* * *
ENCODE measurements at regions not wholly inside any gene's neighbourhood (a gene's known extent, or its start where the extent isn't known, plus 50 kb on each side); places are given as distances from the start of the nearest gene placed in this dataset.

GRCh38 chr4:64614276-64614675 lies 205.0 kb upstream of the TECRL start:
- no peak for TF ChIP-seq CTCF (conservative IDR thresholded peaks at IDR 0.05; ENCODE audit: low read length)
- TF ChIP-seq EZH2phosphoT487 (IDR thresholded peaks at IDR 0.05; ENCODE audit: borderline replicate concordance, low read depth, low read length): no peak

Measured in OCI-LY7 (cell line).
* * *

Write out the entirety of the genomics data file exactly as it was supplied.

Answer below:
ENCODE measurements at regions not wholly inside any gene's neighbourhood (a gene's known extent, or its start where the extent isn't known, plus 50 kb on each side); places are given as distances from the start of the nearest gene placed in this dataset.

GRCh38 chr4:64614276-64614675 lies 205.0 kb upstream of the TECRL start:
- no peak for TF ChIP-seq CTCF (conservative IDR thresholded peaks at IDR 0.05; ENCODE audit: low read length)
- TF ChIP-seq EZH2phosphoT487 (IDR thresholded peaks at IDR 0.05; ENCODE audit: borderline replicate concordance, low read depth, low read length): no peak

Measured in OCI-LY7 (cell line).